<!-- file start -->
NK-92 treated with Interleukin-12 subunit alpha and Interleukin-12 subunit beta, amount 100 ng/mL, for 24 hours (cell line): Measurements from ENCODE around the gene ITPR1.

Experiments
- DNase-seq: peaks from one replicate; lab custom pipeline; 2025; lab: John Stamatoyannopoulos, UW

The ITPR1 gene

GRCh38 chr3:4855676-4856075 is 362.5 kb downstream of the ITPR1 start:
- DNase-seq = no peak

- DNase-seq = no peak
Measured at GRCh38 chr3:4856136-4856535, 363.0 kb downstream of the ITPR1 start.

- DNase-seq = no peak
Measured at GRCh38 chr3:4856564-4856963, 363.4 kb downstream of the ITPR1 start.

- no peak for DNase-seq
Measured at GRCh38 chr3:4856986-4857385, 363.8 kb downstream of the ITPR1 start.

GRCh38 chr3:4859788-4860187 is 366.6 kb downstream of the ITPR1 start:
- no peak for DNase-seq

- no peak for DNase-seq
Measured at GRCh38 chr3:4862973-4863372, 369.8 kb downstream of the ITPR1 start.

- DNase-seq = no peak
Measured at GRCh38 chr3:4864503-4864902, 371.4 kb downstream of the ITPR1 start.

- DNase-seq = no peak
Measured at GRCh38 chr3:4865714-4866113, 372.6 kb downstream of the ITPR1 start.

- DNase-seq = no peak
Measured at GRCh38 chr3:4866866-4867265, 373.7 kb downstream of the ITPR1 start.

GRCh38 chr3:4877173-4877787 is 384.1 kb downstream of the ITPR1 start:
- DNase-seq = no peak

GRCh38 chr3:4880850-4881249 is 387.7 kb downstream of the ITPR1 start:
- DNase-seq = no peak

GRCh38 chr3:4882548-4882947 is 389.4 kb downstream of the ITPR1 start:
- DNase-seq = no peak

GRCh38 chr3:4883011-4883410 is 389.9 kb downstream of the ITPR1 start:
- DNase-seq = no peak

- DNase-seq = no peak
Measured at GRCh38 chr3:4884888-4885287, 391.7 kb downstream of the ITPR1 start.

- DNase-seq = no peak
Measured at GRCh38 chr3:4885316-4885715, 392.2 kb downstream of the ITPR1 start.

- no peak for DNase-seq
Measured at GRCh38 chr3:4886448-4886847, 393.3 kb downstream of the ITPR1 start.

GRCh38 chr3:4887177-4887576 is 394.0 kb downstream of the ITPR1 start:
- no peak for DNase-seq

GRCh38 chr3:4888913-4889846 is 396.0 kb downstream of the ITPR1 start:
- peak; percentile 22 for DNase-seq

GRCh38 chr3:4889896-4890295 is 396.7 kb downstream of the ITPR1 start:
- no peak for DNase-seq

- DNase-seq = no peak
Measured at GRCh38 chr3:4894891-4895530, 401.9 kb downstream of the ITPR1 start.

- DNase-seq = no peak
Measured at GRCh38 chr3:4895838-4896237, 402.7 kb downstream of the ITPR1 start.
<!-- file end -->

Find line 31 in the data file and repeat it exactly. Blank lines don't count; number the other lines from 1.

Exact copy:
- DNase-seq = no peak